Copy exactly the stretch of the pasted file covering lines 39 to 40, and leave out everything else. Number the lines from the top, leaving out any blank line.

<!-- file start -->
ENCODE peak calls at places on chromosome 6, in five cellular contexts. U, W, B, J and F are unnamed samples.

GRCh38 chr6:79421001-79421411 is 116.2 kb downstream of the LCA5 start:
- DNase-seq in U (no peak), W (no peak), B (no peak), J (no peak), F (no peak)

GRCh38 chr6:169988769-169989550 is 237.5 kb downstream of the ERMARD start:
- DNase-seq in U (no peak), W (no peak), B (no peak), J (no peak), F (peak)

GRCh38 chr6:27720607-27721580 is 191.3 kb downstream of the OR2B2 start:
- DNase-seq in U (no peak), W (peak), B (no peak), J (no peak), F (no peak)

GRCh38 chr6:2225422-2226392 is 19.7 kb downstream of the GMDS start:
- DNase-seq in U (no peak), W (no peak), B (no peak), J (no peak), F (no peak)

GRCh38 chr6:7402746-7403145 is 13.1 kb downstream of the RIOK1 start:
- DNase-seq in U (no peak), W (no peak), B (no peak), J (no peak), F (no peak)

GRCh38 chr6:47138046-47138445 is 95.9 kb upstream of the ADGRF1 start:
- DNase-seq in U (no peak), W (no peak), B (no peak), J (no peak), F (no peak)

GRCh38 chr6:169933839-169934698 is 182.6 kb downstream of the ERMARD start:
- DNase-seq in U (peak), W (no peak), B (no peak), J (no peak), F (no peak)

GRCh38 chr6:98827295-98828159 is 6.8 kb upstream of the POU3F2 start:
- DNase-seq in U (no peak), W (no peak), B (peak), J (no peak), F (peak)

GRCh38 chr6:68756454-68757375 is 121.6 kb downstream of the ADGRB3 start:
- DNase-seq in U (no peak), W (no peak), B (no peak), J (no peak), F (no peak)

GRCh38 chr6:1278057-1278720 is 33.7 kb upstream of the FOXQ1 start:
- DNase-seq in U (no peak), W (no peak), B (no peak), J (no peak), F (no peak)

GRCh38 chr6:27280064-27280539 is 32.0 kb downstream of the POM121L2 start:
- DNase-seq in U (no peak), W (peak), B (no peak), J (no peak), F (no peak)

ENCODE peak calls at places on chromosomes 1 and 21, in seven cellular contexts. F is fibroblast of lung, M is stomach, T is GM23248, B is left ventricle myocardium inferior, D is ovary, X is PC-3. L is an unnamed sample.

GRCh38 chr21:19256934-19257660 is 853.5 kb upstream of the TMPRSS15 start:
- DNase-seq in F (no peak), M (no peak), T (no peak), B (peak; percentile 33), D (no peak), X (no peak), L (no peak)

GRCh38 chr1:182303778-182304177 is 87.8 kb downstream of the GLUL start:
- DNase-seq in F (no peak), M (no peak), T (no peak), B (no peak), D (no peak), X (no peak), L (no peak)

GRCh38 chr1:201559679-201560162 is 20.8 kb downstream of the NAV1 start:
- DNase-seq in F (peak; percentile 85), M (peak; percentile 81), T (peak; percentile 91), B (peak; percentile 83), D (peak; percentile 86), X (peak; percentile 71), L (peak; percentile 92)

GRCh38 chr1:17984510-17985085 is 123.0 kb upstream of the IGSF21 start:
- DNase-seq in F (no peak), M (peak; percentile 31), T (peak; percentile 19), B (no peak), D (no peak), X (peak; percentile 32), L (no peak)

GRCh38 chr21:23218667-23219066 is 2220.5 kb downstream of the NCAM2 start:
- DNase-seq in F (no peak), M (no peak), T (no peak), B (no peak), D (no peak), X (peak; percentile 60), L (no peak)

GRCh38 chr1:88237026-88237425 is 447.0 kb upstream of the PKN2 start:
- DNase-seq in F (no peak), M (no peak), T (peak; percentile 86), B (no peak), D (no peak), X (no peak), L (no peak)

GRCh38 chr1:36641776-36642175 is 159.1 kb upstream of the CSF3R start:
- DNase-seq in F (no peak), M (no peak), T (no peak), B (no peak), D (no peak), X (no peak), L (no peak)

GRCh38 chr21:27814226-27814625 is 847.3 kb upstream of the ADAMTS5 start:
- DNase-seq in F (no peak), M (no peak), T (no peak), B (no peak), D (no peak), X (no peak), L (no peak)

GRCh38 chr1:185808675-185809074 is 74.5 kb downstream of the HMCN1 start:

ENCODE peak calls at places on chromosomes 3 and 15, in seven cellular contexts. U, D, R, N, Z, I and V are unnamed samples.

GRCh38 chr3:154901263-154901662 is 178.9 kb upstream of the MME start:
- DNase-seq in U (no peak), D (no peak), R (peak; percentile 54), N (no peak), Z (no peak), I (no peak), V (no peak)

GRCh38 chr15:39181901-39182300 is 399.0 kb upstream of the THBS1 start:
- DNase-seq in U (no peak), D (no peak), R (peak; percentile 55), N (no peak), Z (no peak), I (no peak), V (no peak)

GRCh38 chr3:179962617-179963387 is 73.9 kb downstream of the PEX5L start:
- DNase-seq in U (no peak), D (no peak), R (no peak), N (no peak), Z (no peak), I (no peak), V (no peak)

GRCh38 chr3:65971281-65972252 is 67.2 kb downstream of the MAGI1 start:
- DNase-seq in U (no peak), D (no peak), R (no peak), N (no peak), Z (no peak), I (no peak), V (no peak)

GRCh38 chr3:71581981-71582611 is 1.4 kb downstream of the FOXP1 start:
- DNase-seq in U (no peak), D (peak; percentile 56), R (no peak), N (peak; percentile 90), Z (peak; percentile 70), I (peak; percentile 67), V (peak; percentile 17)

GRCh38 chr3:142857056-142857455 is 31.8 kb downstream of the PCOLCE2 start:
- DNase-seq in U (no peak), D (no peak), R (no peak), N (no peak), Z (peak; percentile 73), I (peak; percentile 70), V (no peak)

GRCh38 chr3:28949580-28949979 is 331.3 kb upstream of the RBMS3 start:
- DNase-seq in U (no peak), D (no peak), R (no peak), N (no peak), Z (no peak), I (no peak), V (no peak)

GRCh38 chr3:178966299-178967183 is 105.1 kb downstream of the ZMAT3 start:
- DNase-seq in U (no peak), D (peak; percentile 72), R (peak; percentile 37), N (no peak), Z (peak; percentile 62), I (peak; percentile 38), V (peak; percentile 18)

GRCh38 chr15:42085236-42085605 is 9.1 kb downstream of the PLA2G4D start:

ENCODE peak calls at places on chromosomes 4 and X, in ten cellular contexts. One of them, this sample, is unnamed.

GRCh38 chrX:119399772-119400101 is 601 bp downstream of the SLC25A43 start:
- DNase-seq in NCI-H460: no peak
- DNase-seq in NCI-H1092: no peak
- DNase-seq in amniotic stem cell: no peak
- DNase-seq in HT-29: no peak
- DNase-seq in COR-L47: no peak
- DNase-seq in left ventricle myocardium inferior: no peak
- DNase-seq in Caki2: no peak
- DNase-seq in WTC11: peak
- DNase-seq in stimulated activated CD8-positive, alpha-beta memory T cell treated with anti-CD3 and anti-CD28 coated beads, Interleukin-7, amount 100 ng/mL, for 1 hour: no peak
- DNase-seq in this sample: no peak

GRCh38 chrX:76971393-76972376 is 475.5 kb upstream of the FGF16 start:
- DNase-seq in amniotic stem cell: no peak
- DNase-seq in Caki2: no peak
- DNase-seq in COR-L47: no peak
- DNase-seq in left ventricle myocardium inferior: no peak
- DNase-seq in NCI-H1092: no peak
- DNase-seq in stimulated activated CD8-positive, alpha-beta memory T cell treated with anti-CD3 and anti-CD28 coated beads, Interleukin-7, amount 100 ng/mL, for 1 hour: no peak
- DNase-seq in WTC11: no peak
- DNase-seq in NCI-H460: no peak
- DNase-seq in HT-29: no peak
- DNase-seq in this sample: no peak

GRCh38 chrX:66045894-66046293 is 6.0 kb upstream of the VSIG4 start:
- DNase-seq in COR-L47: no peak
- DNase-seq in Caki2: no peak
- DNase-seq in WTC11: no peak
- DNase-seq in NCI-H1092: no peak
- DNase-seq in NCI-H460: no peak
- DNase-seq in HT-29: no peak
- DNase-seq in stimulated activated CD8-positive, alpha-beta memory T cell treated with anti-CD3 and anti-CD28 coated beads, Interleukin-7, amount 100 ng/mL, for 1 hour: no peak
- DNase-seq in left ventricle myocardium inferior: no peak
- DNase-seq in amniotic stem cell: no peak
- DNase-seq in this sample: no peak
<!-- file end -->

GRCh38 chr21:27814226-27814625 is 847.3 kb upstream of the ADAMTS5 start:
- DNase-seq in F (no peak), M (no peak), T (no peak), B (no peak), D (no peak), X (no peak), L (no peak)